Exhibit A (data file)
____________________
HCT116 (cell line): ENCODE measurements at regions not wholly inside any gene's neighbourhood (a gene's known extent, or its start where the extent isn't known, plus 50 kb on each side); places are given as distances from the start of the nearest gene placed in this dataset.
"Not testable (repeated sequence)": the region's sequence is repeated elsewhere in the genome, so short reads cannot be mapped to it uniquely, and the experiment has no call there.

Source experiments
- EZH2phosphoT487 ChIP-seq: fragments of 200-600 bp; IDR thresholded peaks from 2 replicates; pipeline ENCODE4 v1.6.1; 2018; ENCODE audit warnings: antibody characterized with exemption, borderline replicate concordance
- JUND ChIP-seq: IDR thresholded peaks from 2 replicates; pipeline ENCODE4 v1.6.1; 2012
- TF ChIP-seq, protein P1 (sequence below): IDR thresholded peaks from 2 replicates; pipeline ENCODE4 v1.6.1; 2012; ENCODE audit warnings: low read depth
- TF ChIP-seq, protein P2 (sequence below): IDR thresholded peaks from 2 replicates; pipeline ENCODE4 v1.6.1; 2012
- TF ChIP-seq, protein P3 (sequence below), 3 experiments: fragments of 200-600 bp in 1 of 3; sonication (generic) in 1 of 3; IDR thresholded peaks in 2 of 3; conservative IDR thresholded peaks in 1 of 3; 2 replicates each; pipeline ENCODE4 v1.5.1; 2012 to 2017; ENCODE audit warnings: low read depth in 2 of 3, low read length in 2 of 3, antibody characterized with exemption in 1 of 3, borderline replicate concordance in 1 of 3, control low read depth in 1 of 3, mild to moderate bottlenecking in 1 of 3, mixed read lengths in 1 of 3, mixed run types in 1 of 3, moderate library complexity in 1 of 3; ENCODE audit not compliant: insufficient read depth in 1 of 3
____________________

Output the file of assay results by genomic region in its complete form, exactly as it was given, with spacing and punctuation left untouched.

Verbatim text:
HCT116 (cell line): ENCODE measurements at regions not wholly inside any gene's neighbourhood (a gene's known extent, or its start where the extent isn't known, plus 50 kb on each side); places are given as distances from the start of the nearest gene placed in this dataset.
"Not testable (repeated sequence)": the region's sequence is repeated elsewhere in the genome, so short reads cannot be mapped to it uniquely, and the experiment has no call there.

Source experiments
- EZH2phosphoT487 ChIP-seq: fragments of 200-600 bp; IDR thresholded peaks from 2 replicates; pipeline ENCODE4 v1.6.1; 2018; ENCODE audit warnings: antibody characterized with exemption, borderline replicate concordance
- JUND ChIP-seq: IDR thresholded peaks from 2 replicates; pipeline ENCODE4 v1.6.1; 2012
- TF ChIP-seq, protein P1 (sequence below): IDR thresholded peaks from 2 replicates; pipeline ENCODE4 v1.6.1; 2012; ENCODE audit warnings: low read depth
- TF ChIP-seq, protein P2 (sequence below): IDR thresholded peaks from 2 replicates; pipeline ENCODE4 v1.6.1; 2012
- TF ChIP-seq, protein P3 (sequence below), 3 experiments: fragments of 200-600 bp in 1 of 3; sonication (generic) in 1 of 3; IDR thresholded peaks in 2 of 3; conservative IDR thresholded peaks in 1 of 3; 2 replicates each; pipeline ENCODE4 v1.5.1; 2012 to 2017; ENCODE audit warnings: low read depth in 2 of 3, low read length in 2 of 3, antibody characterized with exemption in 1 of 3, borderline replicate concordance in 1 of 3, control low read depth in 1 of 3, mild to moderate bottlenecking in 1 of 3, mixed read lengths in 1 of 3, mixed run types in 1 of 3, moderate library complexity in 1 of 3; ENCODE audit not compliant: insufficient read depth in 1 of 3